Pittsburgh Penguins

Sidney Crosby's Concussion Should Make NHL Rule Changes a No-Brainer

PITTSBURGH, PA - JANUARY 01:  Sidney Crosby #87 of the Pittsburgh Penguins walks off the ice after being defeated 3-1 by the Washington Capitals during the 2011 NHL Bridgestone Winter Classic at Heinz Field on January 1, 2011 in Pittsburgh, Pennsylvania.  (Photo by Jamie Squire/Getty Images)
Jamie Squire/Getty Images
Martin AverySenior Writer IJanuary 30, 2011

"It's brutal," Sidney Crosby said of the headaches that still affect him, according to CBC TV.

I just hope and pray it doesn’t take the sight of the NHL’s No. 1 player in a wheelchair or laid out in a casket to make everyone stand up and take notice.

In the original six-team NHL, players were sometimes left bent and broken by on-ice hits and those blows left them crippled and physically challenged until their final days. Toronto Maple Leafs star Ace Bailey comes to mind. 

After taking a brutal hit in a game, he never played again. The Leafs gave him a job as a goal judge. The NHL created a benefit game for him, which turned into the annual All-Star event.

Crosby had to miss the NHL All-Star Game due to a concussion. Like Eric Lindros and his brother Brett, both driven from the game as a result of numerous concussions, some might suggest Crosby, at only 23, has already begun the slide down the slippery slope toward a forced early retirement.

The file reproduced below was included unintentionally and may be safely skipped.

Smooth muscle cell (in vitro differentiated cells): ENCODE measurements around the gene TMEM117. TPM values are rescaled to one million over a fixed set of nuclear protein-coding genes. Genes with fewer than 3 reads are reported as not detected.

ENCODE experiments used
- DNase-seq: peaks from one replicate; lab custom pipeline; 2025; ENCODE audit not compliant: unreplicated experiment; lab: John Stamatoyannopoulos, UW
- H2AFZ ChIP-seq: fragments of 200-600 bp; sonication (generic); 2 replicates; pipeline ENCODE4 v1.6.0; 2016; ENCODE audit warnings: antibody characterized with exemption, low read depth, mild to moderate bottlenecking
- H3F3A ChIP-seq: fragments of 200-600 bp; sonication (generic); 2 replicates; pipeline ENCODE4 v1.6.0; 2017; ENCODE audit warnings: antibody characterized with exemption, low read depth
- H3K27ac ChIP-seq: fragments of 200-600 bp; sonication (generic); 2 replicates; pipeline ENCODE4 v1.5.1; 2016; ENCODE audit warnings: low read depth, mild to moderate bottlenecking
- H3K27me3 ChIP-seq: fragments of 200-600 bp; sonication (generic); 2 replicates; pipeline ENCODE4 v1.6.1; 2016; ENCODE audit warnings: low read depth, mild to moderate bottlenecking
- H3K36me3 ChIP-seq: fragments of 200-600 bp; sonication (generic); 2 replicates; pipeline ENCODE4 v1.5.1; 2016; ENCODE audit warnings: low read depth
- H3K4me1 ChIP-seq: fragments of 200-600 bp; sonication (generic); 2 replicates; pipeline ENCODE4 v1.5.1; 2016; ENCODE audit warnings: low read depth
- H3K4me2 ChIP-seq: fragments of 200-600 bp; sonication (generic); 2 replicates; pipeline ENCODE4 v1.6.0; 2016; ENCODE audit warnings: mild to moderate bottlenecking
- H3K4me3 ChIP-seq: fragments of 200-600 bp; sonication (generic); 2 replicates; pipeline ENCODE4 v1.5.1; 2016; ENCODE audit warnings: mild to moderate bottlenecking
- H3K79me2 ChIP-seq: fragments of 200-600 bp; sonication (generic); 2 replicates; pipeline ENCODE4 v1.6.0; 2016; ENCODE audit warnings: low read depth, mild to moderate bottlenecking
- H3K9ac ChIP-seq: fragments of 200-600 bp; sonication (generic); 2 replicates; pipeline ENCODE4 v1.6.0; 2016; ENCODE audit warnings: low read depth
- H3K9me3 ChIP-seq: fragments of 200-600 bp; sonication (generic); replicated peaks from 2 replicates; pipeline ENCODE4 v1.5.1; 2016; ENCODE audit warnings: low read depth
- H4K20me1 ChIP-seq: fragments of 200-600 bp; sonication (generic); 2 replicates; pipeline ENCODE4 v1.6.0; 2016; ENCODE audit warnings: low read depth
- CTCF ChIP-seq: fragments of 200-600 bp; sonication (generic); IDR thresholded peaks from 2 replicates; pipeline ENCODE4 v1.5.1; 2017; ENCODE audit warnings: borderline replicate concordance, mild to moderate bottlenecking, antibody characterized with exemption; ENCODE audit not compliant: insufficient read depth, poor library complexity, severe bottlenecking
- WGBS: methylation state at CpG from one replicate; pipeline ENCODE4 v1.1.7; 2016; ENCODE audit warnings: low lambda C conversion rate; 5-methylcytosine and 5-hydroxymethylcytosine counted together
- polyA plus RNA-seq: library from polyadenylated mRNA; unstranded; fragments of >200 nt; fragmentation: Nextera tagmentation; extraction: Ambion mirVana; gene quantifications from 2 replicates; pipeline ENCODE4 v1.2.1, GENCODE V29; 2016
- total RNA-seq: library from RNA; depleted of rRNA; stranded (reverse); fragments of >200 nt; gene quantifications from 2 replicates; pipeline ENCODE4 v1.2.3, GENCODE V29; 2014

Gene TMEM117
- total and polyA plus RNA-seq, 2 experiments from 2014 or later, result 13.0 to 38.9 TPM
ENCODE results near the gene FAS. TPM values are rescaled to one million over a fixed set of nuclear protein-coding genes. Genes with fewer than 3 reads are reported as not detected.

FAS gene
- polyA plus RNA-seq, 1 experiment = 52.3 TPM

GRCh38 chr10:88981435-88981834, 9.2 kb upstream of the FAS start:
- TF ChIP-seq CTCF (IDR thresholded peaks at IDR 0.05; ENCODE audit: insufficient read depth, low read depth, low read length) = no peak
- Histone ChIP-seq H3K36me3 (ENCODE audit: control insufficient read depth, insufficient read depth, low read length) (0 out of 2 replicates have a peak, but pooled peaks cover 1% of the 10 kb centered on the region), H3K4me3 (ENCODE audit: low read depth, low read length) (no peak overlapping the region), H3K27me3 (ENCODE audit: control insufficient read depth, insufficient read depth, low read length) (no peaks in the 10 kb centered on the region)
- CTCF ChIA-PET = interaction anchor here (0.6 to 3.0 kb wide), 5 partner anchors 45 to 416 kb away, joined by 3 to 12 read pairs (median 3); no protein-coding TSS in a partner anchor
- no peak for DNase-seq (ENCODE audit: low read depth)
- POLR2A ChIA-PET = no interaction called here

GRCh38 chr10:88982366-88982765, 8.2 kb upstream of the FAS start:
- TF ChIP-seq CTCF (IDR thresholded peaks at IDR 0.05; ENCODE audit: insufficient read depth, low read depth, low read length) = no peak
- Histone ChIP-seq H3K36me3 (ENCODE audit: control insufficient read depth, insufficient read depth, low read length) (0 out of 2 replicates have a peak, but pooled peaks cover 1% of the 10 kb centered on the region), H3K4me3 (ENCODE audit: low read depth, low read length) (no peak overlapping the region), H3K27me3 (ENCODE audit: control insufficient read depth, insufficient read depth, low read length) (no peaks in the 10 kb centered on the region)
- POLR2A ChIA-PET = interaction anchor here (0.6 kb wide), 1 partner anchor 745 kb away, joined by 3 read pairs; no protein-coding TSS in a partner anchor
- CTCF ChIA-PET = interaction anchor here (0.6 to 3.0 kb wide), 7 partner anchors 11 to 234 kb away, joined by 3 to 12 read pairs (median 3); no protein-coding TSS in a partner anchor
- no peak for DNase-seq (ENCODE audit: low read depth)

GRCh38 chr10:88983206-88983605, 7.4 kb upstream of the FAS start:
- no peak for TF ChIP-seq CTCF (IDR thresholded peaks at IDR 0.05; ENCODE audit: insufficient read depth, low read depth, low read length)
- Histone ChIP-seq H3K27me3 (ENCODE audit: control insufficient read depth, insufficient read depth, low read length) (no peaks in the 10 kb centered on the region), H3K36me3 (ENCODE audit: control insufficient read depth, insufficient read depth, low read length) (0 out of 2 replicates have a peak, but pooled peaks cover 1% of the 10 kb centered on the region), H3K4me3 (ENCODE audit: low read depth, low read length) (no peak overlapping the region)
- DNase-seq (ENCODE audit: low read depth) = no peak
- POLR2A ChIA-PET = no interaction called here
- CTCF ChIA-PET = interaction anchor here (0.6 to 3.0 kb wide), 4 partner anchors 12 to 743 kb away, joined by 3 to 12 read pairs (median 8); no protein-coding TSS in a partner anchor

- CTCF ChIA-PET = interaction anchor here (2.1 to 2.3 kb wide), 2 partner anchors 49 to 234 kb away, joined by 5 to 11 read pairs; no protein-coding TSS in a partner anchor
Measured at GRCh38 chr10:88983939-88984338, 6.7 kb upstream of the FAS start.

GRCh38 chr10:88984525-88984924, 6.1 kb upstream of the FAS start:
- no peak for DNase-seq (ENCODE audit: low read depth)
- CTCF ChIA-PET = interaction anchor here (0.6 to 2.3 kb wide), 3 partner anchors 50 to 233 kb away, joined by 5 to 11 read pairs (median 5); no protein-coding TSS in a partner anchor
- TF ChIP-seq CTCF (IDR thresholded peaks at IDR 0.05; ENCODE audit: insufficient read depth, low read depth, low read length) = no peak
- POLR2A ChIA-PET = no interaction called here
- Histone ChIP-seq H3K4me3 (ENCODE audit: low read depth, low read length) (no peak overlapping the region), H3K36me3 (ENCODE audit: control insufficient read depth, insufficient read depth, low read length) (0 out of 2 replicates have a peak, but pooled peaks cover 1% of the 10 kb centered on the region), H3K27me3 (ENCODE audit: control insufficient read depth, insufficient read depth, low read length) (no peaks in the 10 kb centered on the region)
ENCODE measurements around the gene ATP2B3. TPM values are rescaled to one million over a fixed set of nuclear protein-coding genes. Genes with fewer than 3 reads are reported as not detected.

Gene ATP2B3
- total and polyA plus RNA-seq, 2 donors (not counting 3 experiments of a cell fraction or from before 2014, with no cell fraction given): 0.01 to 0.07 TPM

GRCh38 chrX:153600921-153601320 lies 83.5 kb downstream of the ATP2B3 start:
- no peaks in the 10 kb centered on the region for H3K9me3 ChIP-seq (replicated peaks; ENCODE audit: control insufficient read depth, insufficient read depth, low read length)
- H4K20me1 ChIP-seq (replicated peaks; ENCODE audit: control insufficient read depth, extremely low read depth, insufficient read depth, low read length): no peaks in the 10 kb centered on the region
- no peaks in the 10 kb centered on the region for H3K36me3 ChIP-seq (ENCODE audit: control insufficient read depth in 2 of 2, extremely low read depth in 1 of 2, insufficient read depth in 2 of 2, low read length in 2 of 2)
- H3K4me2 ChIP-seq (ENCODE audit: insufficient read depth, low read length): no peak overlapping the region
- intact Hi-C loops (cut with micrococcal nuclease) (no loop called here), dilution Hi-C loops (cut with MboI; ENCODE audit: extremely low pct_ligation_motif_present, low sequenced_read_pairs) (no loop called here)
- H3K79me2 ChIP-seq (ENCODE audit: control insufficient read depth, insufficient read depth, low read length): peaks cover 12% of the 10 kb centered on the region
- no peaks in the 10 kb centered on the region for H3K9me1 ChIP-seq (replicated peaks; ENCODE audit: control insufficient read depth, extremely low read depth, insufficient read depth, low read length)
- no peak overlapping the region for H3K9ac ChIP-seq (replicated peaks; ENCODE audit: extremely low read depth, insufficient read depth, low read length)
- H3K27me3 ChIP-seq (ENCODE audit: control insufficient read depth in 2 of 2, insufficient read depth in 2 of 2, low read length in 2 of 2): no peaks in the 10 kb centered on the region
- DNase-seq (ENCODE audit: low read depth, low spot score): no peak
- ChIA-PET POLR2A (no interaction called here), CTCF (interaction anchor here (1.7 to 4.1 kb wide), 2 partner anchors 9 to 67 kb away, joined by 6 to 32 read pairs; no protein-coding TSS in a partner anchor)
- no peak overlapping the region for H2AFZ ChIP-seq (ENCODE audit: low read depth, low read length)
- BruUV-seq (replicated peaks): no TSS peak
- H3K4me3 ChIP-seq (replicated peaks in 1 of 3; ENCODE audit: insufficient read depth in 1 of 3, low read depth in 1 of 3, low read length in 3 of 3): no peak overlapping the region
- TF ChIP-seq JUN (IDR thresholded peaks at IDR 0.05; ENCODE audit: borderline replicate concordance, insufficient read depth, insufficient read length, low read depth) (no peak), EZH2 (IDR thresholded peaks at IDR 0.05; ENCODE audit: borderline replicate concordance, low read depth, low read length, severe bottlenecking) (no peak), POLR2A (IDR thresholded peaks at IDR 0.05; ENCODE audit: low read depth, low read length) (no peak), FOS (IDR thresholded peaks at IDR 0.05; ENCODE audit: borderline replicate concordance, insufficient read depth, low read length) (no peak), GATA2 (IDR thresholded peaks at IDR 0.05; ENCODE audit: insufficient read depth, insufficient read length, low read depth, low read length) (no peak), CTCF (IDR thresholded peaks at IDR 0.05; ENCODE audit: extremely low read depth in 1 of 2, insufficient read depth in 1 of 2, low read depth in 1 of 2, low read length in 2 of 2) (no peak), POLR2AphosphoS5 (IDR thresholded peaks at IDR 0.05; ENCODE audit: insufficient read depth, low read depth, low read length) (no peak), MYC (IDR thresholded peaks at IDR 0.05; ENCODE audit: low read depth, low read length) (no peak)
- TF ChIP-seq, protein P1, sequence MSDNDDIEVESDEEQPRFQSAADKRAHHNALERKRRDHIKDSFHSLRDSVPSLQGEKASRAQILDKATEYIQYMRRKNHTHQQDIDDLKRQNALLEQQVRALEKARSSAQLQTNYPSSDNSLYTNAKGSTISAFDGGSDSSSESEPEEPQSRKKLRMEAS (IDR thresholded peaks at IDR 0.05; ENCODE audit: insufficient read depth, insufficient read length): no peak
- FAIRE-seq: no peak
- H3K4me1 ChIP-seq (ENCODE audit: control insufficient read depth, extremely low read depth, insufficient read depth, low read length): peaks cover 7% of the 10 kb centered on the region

NHL hockey could easily be made safer if they finally did something serious about hits to the head, whether intentional or accidental, through automatic suspensions and fines.

The NFL started doing that this fall to prevent injuries, and Canada's National Lacrosse League has been doing it for years.

The NHL made high-sticking punishable by two or four-minute penalties. They could easily do the same with headshots.

Not only would a tough rule against headshots help NHLers, it would have a trickle-down effect on junior hockey and every level of minor hockey, saving countless kids from serious injury.

Crosby was hit twice near the start of the New Year. First he was blindsided by a hit to the head from Washington Capitals forward David Steckel during the Jan. 1 Winter Classic outdoor game. And then he was hit head first into the boards by Tampa Bay defenseman Victor Hedman in a Jan. 5 game. 

The resulting symptoms sidelined him for three weeks, and kept him out of nine regular games plus the All-Star Game.

The Pittsburgh Penguins captain has been out of action since Jan. 6 with a concussion. He was the All-Star Game's top vote-getter but is missing the National Hockey League's All-Star events.

Crosby was recently cleared for light workouts, off ice, and is expected to return to action. He has been battling headaches that restricted him from any sort of physical activity, on or off the ice.

The Penguins are off until Monday for the All-Star break, and their next game is Tuesday against the New York Rangers in Madison Square Garden.

It’s nine games and counting for Crosby. The NHL scoring leader sits on the sidelines, attempting to recover from two head concussions suffered earlier this month.

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